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the Complete Review
the complete review - fiction

Solomon's Vineyard

Jonathan Latimer

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To purchase Solomon's Vineyard

Title: Solomon's Vineyard
Author: Jonathan Latimer
Genre: Novel
Written: 1941
Length: 160 pages
Availability: Solomon's Vineyard - US
Solomon's Vineyard - UK
Solomon's Vineyard - Canada
La Corrida chez le prophète - France
Salomons Weinberg - Deutschland
La vigna di Salomone - Italia
  • Originally published in the UK; first published in the US, in expurgated form, as The Fifth Grave

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Our Assessment:

B : fast and wild ride, with a bit too much of everything

See our review for fuller assessment.

Review Summaries
Source Rating Date Reviewer
Sunday Times . 9/11/1941 Milward Kennedy

  From the Reviews:
  • "Jonathan Latimer usually blends the tough with the smooth and humorous; in Solomon's Vineyard he is content with the tough. (...) Other readers will enjoy it, but will not find in it the urgent sincerity which gives the tough novels much more than a sensational value." - Milward Kennedy, Sunday Times

Please note that these ratings solely represent the complete review's biased interpretation and subjective opinion of the actual reviews and do not claim to accurately reflect or represent the views of the reviewers. Similarly the illustrative quotes chosen here are merely those the complete review subjectively believes represent the tenor and judgment of the review as a whole. We acknowledge (and remind and warn you) that they may, in fact, be entirely unrepresentative of the actual reviews by any other measure.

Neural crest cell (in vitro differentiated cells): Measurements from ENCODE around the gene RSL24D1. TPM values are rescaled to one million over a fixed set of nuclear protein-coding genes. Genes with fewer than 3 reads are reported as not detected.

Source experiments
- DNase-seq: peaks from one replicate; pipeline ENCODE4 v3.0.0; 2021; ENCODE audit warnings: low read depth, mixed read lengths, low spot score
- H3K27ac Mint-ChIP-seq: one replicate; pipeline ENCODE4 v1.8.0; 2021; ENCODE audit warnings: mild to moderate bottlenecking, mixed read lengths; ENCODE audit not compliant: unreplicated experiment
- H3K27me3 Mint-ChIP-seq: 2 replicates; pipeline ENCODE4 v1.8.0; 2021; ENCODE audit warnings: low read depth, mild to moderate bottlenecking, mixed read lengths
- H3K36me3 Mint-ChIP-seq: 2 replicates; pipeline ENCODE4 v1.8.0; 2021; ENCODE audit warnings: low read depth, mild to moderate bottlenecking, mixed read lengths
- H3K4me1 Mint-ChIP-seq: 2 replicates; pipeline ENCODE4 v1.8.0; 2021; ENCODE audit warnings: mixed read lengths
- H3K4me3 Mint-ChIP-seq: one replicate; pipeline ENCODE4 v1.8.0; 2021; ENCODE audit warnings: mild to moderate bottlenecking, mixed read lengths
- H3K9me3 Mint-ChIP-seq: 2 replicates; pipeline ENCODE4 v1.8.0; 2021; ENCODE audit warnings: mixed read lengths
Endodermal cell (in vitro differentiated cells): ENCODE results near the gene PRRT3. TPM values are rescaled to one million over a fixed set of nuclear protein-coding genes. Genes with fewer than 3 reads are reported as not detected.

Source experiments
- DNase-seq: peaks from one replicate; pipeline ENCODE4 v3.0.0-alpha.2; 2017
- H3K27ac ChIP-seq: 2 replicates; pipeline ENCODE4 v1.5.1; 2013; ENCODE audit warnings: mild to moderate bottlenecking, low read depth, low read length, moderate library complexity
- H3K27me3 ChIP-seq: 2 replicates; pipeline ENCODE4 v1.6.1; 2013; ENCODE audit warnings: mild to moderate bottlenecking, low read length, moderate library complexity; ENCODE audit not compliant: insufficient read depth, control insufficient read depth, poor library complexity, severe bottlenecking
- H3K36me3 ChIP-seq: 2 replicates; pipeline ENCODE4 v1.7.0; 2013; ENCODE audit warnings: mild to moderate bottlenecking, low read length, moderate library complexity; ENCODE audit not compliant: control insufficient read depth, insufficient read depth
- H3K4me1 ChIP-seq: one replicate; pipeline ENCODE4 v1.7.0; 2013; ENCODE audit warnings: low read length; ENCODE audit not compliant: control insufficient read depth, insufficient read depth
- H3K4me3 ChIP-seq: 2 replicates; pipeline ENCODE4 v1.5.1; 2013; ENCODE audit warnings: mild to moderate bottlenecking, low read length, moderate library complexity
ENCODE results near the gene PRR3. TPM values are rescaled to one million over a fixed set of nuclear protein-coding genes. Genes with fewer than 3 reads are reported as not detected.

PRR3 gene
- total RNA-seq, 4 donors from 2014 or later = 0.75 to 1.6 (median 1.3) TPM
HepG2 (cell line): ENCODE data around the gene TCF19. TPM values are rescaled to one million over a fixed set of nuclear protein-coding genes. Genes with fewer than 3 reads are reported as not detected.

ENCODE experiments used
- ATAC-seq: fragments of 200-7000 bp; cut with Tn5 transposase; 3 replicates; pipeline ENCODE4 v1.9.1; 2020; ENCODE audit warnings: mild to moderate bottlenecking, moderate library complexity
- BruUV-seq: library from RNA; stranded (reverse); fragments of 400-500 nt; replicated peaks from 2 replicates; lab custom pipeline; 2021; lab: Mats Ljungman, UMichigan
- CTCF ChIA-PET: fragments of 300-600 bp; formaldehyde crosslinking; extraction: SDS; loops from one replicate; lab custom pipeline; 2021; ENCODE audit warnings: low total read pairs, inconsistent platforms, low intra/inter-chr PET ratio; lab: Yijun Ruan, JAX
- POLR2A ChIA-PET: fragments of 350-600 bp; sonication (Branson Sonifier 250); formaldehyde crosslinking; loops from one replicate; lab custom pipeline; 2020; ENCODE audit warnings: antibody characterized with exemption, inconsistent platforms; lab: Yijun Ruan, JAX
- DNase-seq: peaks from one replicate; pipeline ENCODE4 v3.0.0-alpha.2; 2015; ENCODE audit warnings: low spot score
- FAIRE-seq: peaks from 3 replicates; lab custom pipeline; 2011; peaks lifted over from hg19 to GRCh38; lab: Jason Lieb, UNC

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The complete review's Review:

       The Solomon's Vineyard of the title is a religious colony; as a local puts it, they: "Raise grapes ... and hell". Their longtime leader, named Solomon, apparently passed away five years ago, but they haven't quite let go, expecting him to rise again:

They had embalmed him like Lenin and had put him in a glass coffin where the people could look at him. They were waiting for the Day of Judgment, when Solomon would jump out and lead his people to heaven in a flaming catafalque.
       In the meantime, they do good business (both legal and not so much) locally, a significant power economically and otherwise. The police chief is weak and defers to the local powers, who also include Pug Banta, a former East St. Louis gangster who has now set himself up here in Paulton as the local tough, divvying things up with the Vineyard.
       The novel opens with private investigator Karl Craven, who narrates the story, arriving in Paulton. He quickly gets the lay of the land: Latimer's description of his taxi ride to a hotel nicely makes clear just how rotten to the core everything about the place is, down to the taxi turning left: "where it said No Left Turn". The case he's working on is a very well-paying job, and sounds simple enough: a young woman named Penelope Grayson has joined the Vineyard cult, and Craven is supposed to get her out of there. It's soon clear, however, that this won't be very straightforward. Craven's partner, who had been sniffing around in Paulton, turns up murdered before Craven can talk to him. And Penelope -- who claims she's doing just fine and doesn't want to leave the Vineyard -- is scheduled to be the centerpiece in a Ceremony of the Bride in a few days time -- a ceremony that, as Craven learns, has left the past years' headliners not so much wed as dead.
       Craven is, in many ways, a larger-than-life character. As he puts it: "There were only three things I really liked in the world; food, fighting and ... women. Oh yes, and maybe liquor" -- and, as he soon demonstrates, he indulges in all of these, arguably to considerable excess. He's physically huge -- around two hundred and forty pounds -- and his appetite is enormous. He goes through incredible amounts of alcohol and food, ordering six double lamb chops for breakfast, for example, or mentioning: "I had a four-pound steak for lunch. I couldn't seem to get enough meat". He sweats a lot, too -- it's sweltering in Paulton -- and relaxes both in cold baths and hot saunas; there's a lot of physical description in Solomon's Vineyard.